Seminar Details

Redefining gene diversification dogmas: Lessons from the immune system of echinoderms




Dr. Matan Oren - Dept of Biological Sciences, The George Washington University, USA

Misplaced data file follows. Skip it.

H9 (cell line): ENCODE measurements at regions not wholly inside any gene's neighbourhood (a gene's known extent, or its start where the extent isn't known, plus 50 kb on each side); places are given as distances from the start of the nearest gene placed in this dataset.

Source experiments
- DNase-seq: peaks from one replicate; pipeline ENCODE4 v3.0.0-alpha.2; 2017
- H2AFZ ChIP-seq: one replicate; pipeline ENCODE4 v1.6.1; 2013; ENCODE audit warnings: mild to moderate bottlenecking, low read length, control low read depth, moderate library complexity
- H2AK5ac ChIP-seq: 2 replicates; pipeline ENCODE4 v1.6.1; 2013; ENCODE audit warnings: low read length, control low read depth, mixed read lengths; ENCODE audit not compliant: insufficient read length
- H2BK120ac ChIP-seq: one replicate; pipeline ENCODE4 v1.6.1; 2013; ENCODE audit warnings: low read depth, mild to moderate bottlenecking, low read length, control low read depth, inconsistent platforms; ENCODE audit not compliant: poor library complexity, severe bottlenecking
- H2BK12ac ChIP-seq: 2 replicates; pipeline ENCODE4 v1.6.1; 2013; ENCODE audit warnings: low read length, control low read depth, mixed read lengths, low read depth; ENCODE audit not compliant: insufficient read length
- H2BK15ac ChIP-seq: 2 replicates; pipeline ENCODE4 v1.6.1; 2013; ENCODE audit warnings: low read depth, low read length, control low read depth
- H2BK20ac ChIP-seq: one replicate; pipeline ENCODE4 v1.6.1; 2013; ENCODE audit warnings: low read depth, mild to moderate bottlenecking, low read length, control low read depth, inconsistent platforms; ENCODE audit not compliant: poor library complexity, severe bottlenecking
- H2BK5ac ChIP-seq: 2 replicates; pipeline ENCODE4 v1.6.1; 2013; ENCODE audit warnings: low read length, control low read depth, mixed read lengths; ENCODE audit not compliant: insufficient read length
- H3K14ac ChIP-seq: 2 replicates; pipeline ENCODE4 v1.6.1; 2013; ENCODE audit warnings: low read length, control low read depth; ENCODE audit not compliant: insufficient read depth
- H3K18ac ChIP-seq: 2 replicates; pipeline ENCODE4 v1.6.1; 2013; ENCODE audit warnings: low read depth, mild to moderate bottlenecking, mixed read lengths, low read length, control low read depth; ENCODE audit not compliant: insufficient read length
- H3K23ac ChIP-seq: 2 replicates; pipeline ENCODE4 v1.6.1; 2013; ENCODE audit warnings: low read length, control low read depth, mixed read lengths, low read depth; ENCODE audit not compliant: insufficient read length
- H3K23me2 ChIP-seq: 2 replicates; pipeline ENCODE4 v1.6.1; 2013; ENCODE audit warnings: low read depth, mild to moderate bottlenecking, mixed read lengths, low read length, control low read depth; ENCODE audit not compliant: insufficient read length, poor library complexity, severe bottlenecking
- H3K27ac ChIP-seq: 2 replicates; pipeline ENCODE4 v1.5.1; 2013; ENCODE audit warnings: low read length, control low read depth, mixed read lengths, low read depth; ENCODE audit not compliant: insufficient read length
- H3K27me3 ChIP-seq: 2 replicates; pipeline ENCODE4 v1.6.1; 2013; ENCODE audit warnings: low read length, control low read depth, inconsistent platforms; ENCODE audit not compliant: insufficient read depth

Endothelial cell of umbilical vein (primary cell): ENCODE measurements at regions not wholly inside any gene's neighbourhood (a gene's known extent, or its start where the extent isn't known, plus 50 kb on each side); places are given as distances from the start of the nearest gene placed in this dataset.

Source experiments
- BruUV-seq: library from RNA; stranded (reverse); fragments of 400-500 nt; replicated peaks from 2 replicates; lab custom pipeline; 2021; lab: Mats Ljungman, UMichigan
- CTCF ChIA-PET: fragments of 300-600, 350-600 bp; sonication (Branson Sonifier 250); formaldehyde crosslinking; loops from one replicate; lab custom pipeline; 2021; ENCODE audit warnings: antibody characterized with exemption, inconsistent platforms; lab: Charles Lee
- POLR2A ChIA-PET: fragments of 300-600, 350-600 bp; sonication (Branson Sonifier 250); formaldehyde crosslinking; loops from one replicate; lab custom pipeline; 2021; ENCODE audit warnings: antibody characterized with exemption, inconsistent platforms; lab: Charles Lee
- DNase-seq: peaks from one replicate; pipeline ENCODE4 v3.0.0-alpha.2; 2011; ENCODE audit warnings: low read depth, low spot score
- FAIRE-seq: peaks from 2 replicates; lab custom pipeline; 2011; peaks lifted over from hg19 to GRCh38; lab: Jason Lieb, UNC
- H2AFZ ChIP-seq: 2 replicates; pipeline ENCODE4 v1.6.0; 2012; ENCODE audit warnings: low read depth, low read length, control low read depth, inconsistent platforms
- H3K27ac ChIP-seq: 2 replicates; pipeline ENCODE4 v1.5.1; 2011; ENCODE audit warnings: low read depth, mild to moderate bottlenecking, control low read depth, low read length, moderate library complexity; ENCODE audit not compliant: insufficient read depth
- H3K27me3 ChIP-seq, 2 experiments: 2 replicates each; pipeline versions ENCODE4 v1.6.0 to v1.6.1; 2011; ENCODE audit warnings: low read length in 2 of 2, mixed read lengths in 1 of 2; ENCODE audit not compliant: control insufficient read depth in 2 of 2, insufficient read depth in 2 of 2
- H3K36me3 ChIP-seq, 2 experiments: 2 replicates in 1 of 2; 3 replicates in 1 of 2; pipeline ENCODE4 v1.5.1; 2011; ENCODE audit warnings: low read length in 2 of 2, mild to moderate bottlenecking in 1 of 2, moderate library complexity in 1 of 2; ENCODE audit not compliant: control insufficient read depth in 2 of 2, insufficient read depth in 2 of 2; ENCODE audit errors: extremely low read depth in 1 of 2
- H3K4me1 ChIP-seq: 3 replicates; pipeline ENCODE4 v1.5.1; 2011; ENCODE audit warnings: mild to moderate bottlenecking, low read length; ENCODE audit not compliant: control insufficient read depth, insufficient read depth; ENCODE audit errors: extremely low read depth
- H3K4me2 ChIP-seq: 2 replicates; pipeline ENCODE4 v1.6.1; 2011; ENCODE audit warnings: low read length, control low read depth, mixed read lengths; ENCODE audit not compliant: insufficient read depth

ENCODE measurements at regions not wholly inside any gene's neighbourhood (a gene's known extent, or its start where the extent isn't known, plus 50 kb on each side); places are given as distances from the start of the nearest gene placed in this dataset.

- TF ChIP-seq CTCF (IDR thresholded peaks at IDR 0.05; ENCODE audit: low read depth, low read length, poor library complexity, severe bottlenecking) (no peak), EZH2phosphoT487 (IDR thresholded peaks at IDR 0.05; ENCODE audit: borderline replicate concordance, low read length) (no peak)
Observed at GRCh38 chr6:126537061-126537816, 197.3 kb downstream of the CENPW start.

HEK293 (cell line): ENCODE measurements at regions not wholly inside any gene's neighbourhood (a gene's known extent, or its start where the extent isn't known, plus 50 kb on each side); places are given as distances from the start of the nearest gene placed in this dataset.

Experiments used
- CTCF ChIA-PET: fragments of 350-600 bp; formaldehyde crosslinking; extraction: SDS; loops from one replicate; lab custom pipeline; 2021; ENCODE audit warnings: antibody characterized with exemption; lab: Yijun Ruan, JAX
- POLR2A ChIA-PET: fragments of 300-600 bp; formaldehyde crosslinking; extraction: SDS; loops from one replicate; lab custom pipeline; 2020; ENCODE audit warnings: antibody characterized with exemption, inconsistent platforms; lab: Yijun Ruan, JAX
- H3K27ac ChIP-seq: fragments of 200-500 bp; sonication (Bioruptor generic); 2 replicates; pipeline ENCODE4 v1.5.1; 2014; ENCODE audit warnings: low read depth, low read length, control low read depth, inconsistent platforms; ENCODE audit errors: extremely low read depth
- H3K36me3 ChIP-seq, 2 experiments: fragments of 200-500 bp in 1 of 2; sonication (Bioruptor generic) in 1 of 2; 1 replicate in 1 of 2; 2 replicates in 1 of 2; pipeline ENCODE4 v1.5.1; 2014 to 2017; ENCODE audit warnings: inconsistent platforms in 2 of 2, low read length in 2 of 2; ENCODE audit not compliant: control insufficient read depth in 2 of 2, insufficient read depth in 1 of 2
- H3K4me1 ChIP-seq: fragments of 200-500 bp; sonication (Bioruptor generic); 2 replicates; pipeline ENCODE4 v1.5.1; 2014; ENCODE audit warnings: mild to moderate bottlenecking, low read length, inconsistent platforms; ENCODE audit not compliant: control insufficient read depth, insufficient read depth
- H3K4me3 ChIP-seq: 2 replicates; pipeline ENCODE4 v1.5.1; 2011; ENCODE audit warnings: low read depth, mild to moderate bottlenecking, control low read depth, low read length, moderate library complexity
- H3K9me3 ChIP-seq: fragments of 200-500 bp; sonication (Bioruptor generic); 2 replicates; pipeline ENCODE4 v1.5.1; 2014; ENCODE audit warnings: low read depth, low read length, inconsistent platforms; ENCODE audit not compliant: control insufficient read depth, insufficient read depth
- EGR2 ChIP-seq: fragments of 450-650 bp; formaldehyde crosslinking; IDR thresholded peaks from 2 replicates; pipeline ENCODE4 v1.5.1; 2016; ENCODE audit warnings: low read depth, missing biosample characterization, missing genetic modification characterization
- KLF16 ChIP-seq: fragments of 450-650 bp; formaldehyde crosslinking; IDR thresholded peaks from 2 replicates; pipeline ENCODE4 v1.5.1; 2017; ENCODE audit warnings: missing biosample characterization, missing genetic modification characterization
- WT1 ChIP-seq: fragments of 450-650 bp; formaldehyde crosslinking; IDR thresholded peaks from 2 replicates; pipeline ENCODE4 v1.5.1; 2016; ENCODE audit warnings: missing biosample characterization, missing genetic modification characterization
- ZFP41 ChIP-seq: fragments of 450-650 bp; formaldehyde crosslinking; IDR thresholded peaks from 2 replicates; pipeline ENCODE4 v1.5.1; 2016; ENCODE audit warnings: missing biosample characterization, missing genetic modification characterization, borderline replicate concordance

Over evolutionary time, immune systems in a wide range of organisms have acquired different gene diversification mechanisms to adapt to changing environments and rapidly evolving pathogens. One of the most successful mechanism is the V(D)J somatic recombination which give rise to the enormous diversity of Immunoglobulins and T cell receptors. So far, this type of adaptive immunity has been found only in higher vertebrates and its sudden evolutionary appearance is still enigmatic. We are studying an immune gene family in the California purple sea urchin; the Sp185/333. This gene family exemplifies unique structural features including modular exonal units, gene clustering, microsatellites surrounding genes, segmental duplications and allelic mispairing. We found that single sea urchin cells express a single Sp185/333 message and that the genomic Sp185/333 repertoire is different among different individuals and among single cells within an individual. Interestingly, the purple sea urchin, express all basic genes required for V(D)J recombination including RAG1 and RAG2. We also identified two clusters of recombination signal sequences (RSS) in proximity to the Sp185/333 genes. We therefore suspect that a vertebrate-like RAG complex is involved in the Sp185/333 DNA rearrangements.

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